DISCLAIMER

The views and opinions expressed, and assumptions & analysis presented in this content piece are those of the author(s) and do not necessarily reflect the official policy or position of any other agency, organization, employer or company. The information, including but not limited to, text, graphics, images and other material contained on this website are for informational purposes only. The purpose of this website is to promote broad consumer understanding and knowledge of various health topics. It is not intended to be a substitute for professional medical advice, diagnosis or treatment. Always seek the advice of your physician or other qualified health care provider with any questions you may have regarding a medical condition or treatment and before undertaking a new health care regimen, and never disregard professional medical advice or delay in seeking it because of something you have read on this website.

 

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Diet, exercise and sunlight: Three factors women shouldn’t ignore for good bone health

Dr. Dharini Krishnan

Dr. Dharini Krishnan
11 January 2021

This article is authored by Dr. Dharini Krishnan, an award-winning Consultant Dietitian, she believes that for a healthy body and mind, we must combine modern medicine with native Indian practices which are proven to benefit us.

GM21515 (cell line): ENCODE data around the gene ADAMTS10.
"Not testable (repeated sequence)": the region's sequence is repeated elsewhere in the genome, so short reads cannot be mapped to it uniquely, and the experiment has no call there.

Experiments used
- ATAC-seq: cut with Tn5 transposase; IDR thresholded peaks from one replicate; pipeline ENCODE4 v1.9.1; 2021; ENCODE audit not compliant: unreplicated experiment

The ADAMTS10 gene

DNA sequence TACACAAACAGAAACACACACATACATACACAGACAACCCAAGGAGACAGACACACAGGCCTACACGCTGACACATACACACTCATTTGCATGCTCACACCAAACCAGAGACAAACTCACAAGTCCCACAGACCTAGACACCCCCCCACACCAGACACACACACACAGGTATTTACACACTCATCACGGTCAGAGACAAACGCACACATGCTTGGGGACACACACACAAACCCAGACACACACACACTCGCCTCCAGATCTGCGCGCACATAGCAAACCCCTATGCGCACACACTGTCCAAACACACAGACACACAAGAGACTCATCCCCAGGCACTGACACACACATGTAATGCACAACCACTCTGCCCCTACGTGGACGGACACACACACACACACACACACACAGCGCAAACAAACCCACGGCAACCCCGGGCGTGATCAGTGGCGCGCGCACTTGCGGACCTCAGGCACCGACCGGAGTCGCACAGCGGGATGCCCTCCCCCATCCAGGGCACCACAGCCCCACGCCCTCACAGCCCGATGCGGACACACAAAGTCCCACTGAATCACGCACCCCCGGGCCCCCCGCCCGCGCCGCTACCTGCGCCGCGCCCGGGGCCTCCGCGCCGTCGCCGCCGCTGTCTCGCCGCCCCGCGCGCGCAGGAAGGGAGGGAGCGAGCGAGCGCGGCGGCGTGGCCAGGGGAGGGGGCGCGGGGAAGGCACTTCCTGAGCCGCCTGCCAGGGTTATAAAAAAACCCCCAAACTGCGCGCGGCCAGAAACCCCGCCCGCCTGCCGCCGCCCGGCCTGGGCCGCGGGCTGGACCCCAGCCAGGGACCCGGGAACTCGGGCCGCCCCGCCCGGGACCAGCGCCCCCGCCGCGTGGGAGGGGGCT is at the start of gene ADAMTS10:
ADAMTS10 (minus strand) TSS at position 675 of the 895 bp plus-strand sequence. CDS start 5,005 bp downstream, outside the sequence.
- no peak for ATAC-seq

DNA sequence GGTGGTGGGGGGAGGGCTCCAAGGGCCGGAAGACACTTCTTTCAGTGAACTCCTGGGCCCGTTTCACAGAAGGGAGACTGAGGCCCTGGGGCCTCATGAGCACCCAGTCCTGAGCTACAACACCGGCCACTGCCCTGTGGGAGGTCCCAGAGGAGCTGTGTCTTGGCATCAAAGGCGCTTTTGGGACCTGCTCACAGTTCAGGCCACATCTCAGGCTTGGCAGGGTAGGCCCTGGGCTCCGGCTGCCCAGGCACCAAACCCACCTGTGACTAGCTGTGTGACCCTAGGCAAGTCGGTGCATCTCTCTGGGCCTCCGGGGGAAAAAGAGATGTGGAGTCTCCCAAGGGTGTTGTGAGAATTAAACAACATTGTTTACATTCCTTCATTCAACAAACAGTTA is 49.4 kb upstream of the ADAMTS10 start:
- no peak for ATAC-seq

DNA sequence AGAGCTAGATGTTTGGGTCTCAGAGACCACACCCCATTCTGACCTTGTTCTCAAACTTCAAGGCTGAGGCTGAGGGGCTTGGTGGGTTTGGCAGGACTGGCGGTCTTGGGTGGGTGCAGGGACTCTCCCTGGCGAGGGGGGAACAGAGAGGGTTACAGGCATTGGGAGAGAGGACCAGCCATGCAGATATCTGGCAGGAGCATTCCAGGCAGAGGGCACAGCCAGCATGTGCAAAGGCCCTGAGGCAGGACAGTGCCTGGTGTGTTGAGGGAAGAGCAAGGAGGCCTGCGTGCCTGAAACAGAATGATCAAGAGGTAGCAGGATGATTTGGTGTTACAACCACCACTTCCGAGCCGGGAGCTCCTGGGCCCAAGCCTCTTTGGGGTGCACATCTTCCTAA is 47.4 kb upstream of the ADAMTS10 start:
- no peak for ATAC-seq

Barring a significant injury or fracture, we rarely tend to think about bone health. Yet, for women, particularly those who are middle-aged or older, this is a vital concern because of the risk of osteoporosis.

In 2013, it was estimated that there were 50 million Indians who were osteoporotic or having low bone mass. Some studies have found that the prevalence of osteoporosis could be as high as 42.5% in women over the age of 50.

Osteoporosis and health complications

Eat Breakfast

Osteoporosis comes from the Latin for “porous bone”, and is a condition where bone tissue loses its density, and becomes weaker and more fragile. Such bones are easily susceptible to breaks, resulting in pain, disability and loss of functionality in everyday life.

Bones, which form the primary supporting framework of the body, grow from birth till our early twenties, which is the period of peak bone mass. Bone is an active tissue that undergoes regular replacement in conditions of health.

In osteoporosis, however, bone formation is outpaced by bone loss, leading to porosity or thinness of bone tissue and brittle bones. Such bones could easily be fractured even in the absence of significant trauma. Such fractures tend to reduce mobility and lead to increased hospitalization and dependence on others.

Why osteoporosis affects women more

Women are particular at risk for osteoporosis because they have lesser bone mass to start with. The geometry and structure of bone have also been increasingly recognized as important risk factors for fracture.